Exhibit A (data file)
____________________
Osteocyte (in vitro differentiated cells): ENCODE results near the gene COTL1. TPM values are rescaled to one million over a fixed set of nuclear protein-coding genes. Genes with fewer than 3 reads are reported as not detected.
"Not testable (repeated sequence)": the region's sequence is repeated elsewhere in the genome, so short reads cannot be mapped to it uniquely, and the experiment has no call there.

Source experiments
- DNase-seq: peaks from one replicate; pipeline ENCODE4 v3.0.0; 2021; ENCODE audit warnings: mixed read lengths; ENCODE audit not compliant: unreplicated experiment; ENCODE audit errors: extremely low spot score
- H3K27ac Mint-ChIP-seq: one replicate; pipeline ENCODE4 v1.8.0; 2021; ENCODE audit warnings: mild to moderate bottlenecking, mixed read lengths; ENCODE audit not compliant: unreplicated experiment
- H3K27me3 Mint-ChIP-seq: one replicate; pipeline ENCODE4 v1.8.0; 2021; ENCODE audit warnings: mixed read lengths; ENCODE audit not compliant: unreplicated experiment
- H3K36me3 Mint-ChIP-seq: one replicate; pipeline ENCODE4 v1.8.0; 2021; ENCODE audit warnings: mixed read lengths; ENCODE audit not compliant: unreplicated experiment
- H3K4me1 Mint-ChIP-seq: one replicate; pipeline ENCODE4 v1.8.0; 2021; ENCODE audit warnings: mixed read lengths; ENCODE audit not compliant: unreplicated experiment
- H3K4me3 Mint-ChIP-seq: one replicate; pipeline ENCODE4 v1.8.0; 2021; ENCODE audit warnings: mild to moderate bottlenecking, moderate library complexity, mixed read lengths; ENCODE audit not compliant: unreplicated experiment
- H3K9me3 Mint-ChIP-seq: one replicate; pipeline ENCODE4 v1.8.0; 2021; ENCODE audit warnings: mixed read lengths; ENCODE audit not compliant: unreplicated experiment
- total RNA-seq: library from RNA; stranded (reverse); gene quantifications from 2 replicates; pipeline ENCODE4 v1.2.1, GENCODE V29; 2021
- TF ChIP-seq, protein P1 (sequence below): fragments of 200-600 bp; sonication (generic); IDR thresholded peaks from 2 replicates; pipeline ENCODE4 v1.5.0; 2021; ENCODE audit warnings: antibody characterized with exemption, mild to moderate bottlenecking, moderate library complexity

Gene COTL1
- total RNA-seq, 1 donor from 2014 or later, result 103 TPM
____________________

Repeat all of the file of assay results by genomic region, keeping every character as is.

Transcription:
Osteocyte (in vitro differentiated cells): ENCODE results near the gene COTL1. TPM values are rescaled to one million over a fixed set of nuclear protein-coding genes. Genes with fewer than 3 reads are reported as not detected.
"Not testable (repeated sequence)": the region's sequence is repeated elsewhere in the genome, so short reads cannot be mapped to it uniquely, and the experiment has no call there.

Source experiments
- DNase-seq: peaks from one replicate; pipeline ENCODE4 v3.0.0; 2021; ENCODE audit warnings: mixed read lengths; ENCODE audit not compliant: unreplicated experiment; ENCODE audit errors: extremely low spot score
- H3K27ac Mint-ChIP-seq: one replicate; pipeline ENCODE4 v1.8.0; 2021; ENCODE audit warnings: mild to moderate bottlenecking, mixed read lengths; ENCODE audit not compliant: unreplicated experiment
- H3K27me3 Mint-ChIP-seq: one replicate; pipeline ENCODE4 v1.8.0; 2021; ENCODE audit warnings: mixed read lengths; ENCODE audit not compliant: unreplicated experiment
- H3K36me3 Mint-ChIP-seq: one replicate; pipeline ENCODE4 v1.8.0; 2021; ENCODE audit warnings: mixed read lengths; ENCODE audit not compliant: unreplicated experiment
- H3K4me1 Mint-ChIP-seq: one replicate; pipeline ENCODE4 v1.8.0; 2021; ENCODE audit warnings: mixed read lengths; ENCODE audit not compliant: unreplicated experiment
- H3K4me3 Mint-ChIP-seq: one replicate; pipeline ENCODE4 v1.8.0; 2021; ENCODE audit warnings: mild to moderate bottlenecking, moderate library complexity, mixed read lengths; ENCODE audit not compliant: unreplicated experiment
- H3K9me3 Mint-ChIP-seq: one replicate; pipeline ENCODE4 v1.8.0; 2021; ENCODE audit warnings: mixed read lengths; ENCODE audit not compliant: unreplicated experiment
- total RNA-seq: library from RNA; stranded (reverse); gene quantifications from 2 replicates; pipeline ENCODE4 v1.2.1, GENCODE V29; 2021
- TF ChIP-seq, protein P1 (sequence below): fragments of 200-600 bp; sonication (generic); IDR thresholded peaks from 2 replicates; pipeline ENCODE4 v1.5.0; 2021; ENCODE audit warnings: antibody characterized with exemption, mild to moderate bottlenecking, moderate library complexity

Gene COTL1
- total RNA-seq, 1 donor from 2014 or later, result 103 TPM